Basic translations for the websites are provided, which includes prices in different currencies and names of each item. But the more detailed explanations about the materials or other measurement details are not stated in any other language but Korean. Visitors have to guess a lot before making a purchase. Different images of the same jacket - for example, a model posing at different angles, holding a bag, drinking coffee, walking down the street - helps potential shoppers get a feel for the jacket’s fit. But that’s not precise.

Supported by this new trend of foreigners shopping on Korean websites, bigger malls that target larger volumes of shopping are emerging in the online fashion market, including KoreanMall.com, which will launch Tuesday. Posting products on bigger websites can bring more sales opportunities to smaller companies because these companies can reach out to customers even farther away, like in Europe or Central Asia, according to Han Kyung-kyu, a manager of the strategy and planning team for the new online mall. The website even supports Hebrew and Thai to attract more online shoppers to websites of Korean companies.

“We can be the platform for smaller companies that have not yet established some name value or whose products are less known even if they have greater-quality items at low prices,” Han said. He said the new website will take care of showcasing the products, shipping, returns and exchanges, the kind of services that are difficult for smaller online sites to carry out.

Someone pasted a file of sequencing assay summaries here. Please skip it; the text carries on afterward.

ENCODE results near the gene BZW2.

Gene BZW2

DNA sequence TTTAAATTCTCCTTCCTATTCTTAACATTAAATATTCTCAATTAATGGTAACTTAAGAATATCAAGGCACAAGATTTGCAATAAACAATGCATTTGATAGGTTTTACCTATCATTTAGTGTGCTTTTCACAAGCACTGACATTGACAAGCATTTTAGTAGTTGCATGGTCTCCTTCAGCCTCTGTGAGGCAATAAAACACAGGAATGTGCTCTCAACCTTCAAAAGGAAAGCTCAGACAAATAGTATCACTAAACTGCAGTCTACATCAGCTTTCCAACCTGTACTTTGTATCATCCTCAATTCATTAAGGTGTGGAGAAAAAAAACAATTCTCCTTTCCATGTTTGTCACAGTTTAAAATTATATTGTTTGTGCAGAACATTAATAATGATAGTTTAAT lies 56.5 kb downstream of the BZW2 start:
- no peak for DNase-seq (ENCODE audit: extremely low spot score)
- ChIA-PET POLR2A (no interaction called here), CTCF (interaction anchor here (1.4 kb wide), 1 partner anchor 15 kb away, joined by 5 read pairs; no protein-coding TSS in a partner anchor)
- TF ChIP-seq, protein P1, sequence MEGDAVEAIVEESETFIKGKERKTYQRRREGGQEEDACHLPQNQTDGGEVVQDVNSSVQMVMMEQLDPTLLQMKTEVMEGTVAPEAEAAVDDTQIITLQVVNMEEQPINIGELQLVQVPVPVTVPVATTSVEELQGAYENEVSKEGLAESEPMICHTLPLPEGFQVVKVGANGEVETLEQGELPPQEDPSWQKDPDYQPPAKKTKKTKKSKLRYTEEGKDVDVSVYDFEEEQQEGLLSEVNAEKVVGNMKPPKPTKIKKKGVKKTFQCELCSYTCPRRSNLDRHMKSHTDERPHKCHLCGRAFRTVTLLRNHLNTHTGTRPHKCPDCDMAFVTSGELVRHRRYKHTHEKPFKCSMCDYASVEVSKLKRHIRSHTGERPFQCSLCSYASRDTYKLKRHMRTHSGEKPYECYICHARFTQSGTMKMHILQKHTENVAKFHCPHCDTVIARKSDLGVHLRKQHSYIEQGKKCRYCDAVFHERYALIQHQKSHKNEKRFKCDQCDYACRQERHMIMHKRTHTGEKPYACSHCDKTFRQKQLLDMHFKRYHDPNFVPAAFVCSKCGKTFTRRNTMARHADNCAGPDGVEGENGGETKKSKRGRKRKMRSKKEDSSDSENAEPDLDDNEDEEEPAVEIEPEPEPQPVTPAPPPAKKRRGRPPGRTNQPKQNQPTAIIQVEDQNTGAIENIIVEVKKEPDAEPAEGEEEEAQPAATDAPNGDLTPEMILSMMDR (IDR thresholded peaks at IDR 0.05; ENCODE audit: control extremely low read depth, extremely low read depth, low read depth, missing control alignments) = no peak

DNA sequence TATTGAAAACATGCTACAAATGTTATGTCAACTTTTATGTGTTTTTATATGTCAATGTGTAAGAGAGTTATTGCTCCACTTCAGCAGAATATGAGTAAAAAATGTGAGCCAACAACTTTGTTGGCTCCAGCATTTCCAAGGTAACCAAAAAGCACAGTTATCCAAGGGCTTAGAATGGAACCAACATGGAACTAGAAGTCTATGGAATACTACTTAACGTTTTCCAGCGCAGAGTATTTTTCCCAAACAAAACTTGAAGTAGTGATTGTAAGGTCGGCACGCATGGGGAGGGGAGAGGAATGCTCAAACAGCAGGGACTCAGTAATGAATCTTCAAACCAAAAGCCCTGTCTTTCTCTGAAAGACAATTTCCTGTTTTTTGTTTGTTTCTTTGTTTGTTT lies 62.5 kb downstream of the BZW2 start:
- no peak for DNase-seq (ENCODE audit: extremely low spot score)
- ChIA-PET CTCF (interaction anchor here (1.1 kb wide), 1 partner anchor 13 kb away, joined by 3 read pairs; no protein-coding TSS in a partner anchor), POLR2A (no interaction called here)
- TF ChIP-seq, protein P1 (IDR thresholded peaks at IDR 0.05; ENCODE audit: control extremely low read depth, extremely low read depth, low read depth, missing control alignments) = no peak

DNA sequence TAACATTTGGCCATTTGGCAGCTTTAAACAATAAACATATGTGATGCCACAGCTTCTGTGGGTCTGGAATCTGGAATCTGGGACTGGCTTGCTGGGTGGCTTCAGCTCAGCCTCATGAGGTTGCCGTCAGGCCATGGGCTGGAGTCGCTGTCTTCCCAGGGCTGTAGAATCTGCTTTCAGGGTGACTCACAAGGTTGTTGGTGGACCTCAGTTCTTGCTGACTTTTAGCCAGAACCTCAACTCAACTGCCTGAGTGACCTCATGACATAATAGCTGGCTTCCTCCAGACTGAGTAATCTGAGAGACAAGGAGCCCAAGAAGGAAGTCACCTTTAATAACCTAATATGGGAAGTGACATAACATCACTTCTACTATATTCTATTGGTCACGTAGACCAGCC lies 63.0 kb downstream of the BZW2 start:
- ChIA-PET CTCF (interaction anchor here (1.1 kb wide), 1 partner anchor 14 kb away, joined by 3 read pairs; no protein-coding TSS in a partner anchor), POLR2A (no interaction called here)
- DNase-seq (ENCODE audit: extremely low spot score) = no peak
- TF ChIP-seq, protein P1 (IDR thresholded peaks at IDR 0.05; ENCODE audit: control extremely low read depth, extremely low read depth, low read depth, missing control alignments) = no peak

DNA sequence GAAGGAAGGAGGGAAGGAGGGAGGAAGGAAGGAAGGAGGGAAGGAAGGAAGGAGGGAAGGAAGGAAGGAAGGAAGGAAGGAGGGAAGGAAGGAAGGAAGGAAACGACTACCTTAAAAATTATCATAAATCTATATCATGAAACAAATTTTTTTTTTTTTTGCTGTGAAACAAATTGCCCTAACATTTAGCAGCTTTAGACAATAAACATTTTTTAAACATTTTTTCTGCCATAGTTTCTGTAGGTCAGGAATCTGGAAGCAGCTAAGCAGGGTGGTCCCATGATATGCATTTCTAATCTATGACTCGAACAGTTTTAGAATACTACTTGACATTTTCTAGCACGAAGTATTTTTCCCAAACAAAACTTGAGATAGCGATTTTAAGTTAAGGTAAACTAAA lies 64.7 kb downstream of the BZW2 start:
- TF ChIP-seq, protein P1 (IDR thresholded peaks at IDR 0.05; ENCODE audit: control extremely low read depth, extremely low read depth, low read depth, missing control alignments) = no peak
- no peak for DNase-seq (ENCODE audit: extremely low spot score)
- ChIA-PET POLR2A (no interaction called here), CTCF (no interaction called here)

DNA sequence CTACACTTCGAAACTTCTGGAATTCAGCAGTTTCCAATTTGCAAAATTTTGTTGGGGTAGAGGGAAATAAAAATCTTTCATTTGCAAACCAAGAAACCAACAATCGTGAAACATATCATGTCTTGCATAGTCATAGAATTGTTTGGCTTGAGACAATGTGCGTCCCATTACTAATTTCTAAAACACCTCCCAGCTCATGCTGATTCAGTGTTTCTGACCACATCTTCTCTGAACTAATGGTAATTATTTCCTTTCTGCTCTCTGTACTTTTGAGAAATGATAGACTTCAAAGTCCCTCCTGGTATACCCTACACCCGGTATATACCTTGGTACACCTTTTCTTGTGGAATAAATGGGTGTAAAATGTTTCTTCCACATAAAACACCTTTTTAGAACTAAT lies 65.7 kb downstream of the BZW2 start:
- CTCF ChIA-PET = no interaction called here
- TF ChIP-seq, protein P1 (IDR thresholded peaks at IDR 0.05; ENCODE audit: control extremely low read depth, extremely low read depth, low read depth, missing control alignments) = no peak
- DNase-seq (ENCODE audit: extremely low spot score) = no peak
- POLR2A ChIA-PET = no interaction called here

“We can expect more shoppers to be visiting, as we are equipped to offer services in their own languages, considering that there’s a big enough market out there now before you add in the extra services we offer.”

The website will display more than 100,000 products from 500 different companies so that shoppers have a bigger selection to browse from. After its official launch on Dec. 1, the website will offer to ship to almost 150 countries in the world and deliver popular electronics items and even food.



Jumping on a bigger ship

More Korean online shops can join this new trend and start targeting potential buyers outside of Korea after the Korea Customs Service said on Thursday that it has implemented a simpler platform for local sellers to report their exports. Korea’s complicated export system has been the barrier to more online shops offering shipping overseas.

According to the customs agency, the new system syncs information from systems used on open markets so that each shop on the market doesn’t have to do extra work. Many online shopping malls struggled to report overseas sales on their own due to the complications of the system and high fees charged by private logistics companies specializing in exports.

For now, the synced service is only available with Kmall24, an open market operated by the Korea International Trade Association. Around 1,300 stores making sales on this platform will have an easier time reporting sales, and the agency will encourage more shops to bring their business on to the platform. It plans to have an information session to explain the new service in greater detail next month.

Another benefit of the new system, the agency said, is that with the improved data it collects, it will release more detailed information on what items are exported and who buys them, which can be useful data for those in the industry looking for new future opportunities.

BY LEE SUN-MIN
[summerlee@joongang.co.kr]